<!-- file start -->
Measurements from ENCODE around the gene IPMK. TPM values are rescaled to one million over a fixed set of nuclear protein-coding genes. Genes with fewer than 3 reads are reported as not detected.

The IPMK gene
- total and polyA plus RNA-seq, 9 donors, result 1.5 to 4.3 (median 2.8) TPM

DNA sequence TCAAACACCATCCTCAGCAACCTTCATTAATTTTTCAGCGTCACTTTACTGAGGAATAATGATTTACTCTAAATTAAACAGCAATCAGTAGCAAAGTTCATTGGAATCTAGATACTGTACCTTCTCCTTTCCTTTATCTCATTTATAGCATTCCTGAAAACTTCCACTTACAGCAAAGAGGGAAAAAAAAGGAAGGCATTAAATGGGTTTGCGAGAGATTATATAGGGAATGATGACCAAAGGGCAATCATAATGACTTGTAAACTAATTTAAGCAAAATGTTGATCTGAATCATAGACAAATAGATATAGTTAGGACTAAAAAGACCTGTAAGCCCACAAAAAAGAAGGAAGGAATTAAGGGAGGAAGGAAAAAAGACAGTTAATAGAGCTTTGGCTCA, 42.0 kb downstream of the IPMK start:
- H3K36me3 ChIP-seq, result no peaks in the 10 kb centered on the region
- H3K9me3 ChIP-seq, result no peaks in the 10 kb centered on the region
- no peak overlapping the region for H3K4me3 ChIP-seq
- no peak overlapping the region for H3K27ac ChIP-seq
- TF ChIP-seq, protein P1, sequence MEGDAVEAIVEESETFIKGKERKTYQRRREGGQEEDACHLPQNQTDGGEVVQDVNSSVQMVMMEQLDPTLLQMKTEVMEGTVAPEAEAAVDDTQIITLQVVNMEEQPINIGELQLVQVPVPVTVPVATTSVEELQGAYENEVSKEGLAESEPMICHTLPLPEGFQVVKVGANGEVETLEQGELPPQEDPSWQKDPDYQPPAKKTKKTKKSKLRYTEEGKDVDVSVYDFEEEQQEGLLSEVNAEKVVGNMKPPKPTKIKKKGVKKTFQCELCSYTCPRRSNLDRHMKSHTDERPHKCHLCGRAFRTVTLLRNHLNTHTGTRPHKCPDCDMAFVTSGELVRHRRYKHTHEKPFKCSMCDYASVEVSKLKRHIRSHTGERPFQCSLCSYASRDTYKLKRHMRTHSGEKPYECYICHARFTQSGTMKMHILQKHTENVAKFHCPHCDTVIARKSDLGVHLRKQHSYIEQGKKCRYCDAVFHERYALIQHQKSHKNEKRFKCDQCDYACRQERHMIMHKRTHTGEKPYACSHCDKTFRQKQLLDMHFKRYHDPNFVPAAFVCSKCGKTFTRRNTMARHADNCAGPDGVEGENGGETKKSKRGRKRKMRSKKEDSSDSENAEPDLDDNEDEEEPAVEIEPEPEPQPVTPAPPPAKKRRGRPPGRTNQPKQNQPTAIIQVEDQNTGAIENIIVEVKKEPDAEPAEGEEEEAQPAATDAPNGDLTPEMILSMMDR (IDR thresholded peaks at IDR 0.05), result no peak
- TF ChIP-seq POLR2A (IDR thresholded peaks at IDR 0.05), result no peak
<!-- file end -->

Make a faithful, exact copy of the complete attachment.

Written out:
Measurements from ENCODE around the gene IPMK. TPM values are rescaled to one million over a fixed set of nuclear protein-coding genes. Genes with fewer than 3 reads are reported as not detected.

The IPMK gene
- total and polyA plus RNA-seq, 9 donors, result 1.5 to 4.3 (median 2.8) TPM

DNA sequence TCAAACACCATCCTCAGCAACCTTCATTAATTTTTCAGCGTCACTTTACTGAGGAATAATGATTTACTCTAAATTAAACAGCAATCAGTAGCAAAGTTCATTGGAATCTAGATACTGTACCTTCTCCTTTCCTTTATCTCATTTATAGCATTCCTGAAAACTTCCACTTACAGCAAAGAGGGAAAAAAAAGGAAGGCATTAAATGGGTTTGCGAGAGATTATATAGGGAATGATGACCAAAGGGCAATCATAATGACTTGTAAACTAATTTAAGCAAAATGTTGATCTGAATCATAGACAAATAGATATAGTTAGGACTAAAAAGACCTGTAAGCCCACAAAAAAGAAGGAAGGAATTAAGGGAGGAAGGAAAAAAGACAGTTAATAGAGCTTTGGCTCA, 42.0 kb downstream of the IPMK start:
- H3K36me3 ChIP-seq, result no peaks in the 10 kb centered on the region
- H3K9me3 ChIP-seq, result no peaks in the 10 kb centered on the region
- no peak overlapping the region for H3K4me3 ChIP-seq
- no peak overlapping the region for H3K27ac ChIP-seq
- TF ChIP-seq, protein P1, sequence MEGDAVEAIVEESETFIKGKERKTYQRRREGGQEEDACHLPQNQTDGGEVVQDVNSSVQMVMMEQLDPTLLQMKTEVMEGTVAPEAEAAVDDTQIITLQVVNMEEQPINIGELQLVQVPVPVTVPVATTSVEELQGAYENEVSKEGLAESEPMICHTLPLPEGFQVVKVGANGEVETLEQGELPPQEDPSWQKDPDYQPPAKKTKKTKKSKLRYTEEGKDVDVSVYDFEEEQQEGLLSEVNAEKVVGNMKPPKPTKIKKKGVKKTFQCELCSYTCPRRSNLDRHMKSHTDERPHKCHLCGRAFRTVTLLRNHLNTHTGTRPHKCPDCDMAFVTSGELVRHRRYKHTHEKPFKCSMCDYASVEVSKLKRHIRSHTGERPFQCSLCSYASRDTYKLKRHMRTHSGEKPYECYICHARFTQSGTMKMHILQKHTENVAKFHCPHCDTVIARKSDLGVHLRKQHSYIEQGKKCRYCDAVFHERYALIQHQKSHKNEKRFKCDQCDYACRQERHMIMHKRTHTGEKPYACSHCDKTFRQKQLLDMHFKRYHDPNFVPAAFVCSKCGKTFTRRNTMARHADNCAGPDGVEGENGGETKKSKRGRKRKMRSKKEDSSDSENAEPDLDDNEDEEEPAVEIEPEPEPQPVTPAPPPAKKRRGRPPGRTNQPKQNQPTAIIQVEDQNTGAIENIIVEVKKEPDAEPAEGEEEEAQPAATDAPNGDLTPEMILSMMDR (IDR thresholded peaks at IDR 0.05), result no peak
- TF ChIP-seq POLR2A (IDR thresholded peaks at IDR 0.05), result no peak